Advertisement

Conclusions: A Proposal for a Brave New World of Conceptual Reflexivity

  • Magnus Boström
  • Debra J. Davidson
  • Stewart Lockie
Chapter
Part of the Palgrave Studies in Environmental Sociology and Policy book series (PASTESP)

Abstract

This concluding chapter begins by elaborating on the importance of conceptual pluralization and reflexivity to confront contemporary tendencies of denialism and anti-reflexivity. It then offers critical reflections on the concepts explored in this volume, by returning to the three questions raised in the introductory chapter: What is the explanatory value of these concepts? What biases and blinders are embedded within them? What sort of action-orientation can they inspire? The chapter then discusses how a more robust and sociologically-informed understanding of society-environment relations, and its many spheres of structure and agency, can enrich our understanding of environmental degradation, complexity, social inertia and conditions for social transformation. The closing section addresses the critical role of sociological imagination and reflexivity to explore what future(s) may lie ahead.

References

  1. Boström, M., Jönsson, A. M., Lockie, S., Mol, A., & Oosterveer, P. (2015). Sustainable and Responsible Supply Chain Governance: Challenges and Opportunities. Journal of Cleaner Production, 107, 1–7. https://doi.org/10.1016/j.jclepro.2014.11.050.CrossRefGoogle Scholar
  2. Boström, M., Lidskog, R., & Uggla, Y. (2017). A Reflexive Look at Reflexivity in Environmental Sociology. Environmental Sociology, 3(1), 6–16.CrossRefGoogle Scholar
  3. Edvardsson Björnberg, K., Karlsson, M., Gilek, M., & Hansson, S. O. (2017). Climate and Environmental Science Denial: A Review of the Scientific Literature Published in 1990–2015. Journal of Cleaner Production, 167, 229–241.CrossRefGoogle Scholar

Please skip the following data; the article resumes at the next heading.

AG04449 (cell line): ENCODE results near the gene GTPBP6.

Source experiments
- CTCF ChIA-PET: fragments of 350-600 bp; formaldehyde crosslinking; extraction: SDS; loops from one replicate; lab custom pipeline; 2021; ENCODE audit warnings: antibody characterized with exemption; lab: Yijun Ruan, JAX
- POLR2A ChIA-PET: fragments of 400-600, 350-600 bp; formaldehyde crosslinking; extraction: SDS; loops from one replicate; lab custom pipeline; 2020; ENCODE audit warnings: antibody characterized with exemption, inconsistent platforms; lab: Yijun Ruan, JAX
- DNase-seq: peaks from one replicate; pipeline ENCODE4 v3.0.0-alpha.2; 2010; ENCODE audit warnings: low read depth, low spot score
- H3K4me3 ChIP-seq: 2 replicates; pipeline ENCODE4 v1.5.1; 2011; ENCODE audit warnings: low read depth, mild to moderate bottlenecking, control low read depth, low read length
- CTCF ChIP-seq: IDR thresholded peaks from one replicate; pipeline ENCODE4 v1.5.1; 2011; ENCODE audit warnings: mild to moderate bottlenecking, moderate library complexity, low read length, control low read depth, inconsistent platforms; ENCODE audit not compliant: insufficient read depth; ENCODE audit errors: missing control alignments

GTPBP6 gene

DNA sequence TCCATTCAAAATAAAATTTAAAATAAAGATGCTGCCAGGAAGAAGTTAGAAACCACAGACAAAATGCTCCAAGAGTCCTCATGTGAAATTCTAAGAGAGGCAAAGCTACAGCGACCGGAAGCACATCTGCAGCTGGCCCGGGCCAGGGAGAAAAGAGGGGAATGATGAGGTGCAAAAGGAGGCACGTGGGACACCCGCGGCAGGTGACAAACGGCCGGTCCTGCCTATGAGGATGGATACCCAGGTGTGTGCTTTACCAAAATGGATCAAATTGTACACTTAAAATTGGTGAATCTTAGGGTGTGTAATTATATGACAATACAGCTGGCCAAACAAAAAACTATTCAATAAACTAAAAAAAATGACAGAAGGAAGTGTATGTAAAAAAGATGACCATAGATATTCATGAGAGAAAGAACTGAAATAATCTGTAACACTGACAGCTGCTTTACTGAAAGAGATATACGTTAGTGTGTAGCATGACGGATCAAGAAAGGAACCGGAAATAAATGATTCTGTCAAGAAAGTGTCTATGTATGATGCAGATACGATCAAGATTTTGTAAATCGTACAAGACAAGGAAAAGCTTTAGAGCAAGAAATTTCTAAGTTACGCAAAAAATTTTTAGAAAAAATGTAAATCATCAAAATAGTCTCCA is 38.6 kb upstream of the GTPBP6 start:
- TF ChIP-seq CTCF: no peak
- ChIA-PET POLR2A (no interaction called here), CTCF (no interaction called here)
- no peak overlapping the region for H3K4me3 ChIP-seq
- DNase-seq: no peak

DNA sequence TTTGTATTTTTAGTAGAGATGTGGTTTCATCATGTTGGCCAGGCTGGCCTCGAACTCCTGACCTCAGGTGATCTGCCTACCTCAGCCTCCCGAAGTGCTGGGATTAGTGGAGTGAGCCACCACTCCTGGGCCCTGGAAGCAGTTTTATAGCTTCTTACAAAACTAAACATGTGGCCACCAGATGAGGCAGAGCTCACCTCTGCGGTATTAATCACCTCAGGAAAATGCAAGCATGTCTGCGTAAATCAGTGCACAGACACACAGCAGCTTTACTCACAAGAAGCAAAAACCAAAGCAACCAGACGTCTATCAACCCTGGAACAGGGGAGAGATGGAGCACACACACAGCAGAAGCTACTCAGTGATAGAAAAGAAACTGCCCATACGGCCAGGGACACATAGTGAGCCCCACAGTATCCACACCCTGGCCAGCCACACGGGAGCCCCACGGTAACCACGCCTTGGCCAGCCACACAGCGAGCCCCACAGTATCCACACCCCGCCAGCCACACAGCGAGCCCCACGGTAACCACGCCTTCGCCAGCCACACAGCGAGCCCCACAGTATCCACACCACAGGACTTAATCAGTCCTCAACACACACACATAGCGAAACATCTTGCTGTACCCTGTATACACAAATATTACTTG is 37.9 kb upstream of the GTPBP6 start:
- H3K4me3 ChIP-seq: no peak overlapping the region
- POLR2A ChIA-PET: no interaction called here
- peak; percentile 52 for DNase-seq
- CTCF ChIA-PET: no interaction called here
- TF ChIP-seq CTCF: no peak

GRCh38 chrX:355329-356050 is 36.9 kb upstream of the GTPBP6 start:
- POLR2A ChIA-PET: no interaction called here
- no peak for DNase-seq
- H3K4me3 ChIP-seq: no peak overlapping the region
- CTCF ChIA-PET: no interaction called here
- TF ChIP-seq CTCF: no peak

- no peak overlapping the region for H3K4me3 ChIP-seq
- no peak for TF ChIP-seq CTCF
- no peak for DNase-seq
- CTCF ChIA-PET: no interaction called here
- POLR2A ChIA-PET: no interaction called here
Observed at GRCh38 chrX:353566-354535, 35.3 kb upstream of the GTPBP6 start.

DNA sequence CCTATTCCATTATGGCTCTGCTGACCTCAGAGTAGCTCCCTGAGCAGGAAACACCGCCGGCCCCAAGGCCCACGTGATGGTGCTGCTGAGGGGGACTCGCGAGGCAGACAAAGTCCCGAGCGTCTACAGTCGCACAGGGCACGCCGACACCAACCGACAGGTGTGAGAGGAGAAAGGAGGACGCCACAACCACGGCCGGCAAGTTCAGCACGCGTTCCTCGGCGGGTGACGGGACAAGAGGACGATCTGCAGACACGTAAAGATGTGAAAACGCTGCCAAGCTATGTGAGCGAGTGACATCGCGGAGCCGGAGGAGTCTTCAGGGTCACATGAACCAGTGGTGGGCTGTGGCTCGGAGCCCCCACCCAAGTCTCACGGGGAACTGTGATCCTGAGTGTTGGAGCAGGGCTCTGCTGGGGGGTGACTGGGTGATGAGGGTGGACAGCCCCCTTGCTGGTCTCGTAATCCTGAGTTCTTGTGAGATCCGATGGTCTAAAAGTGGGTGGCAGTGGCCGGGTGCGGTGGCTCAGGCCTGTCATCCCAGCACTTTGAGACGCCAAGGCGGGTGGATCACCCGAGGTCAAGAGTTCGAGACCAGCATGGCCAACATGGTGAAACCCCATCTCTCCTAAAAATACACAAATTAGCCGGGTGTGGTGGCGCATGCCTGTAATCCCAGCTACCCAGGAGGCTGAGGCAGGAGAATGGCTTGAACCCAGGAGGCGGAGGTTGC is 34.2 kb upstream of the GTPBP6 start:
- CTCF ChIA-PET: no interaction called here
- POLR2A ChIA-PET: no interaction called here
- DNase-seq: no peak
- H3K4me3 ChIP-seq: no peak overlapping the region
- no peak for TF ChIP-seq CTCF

4. Fischer, F. (2003). Reframing Public Policy. New York: Oxford UP.CrossRefGoogle Scholar
  5. International Council for Science. (2017). A Guide to SDG Interactions: From Science to Implementation. Paris: International Council for Science. https://doi.org/10.24948/2017.01.
  6. Lidskog, M., & Oosterveer. (2015). Towards a Global Environmental Sociology? Legacies, Trends, and Future Directions. Current Sociology, 63(3), 339–368.CrossRefGoogle Scholar
  7. Lidskog, R., & Waterton, C. (2016). Conceptual Innovation in Environmental Sociology. Environmental Sociology, 2(4), 307–311.CrossRefGoogle Scholar
  8. Lockie, S. (2017a). Post-truth Politics and the Social Sciences. Environmental Sociology, 3(1), 1–5.CrossRefGoogle Scholar
  9. Lockie, S. (2017b). A Better Anthropocene? Environmental Sociology, 3(3), 167–172.CrossRefGoogle Scholar
  10. Lockie, S., & Wong, C. (2017). Risk, Sustainability and Time: Sociological Perspectives. In H. Schandl & I. Walker (Eds.), Social Sciences and Sustainability. Canberra: CSIRO Publishing.Google Scholar
  11. McCright, A. M., & Dunlap, R. E. (2010). Anti-reflexivity: The American Conservative Movement’s Success in Undermining Climate Science and Policy. Theory Culture Society, 27, 100–133.CrossRefGoogle Scholar
  12. Steffen, W., Crutzen, P., & McNeill, J. (2007). The Anthropocene: Are Humans Now Overwhelming the Great Forces of Nature? AMBIO, 36(8), 614–621.CrossRefGoogle Scholar
  13. Stevenson, H., & Dryzek, J. (2012). The Discursive Democratization of Global Climate Governance. Environmental Politics, 21(2), 189–210.CrossRefGoogle Scholar
  14. Wong, C., & Lockie, S. (2018). Sociology, Risk and the Environment: A Material-Semiotic Approach. Journal of Risk Research. https://doi.org/10.1080/13669877.2017.1422783.

Copyright information

© The Author(s) 2018

Authors and Affiliations

  • Magnus Boström
    • 1
  • Debra J. Davidson
    • 2
  • Stewart Lockie
    • 3
  1. 1.School of Humanities Education and Social SciencesÖrebro UniversityÖrebroSweden
  2. 2.University of AlbertaEdmontonCanada
  3. 3.James Cook UniversityDouglasAustralia

Personalised recommendations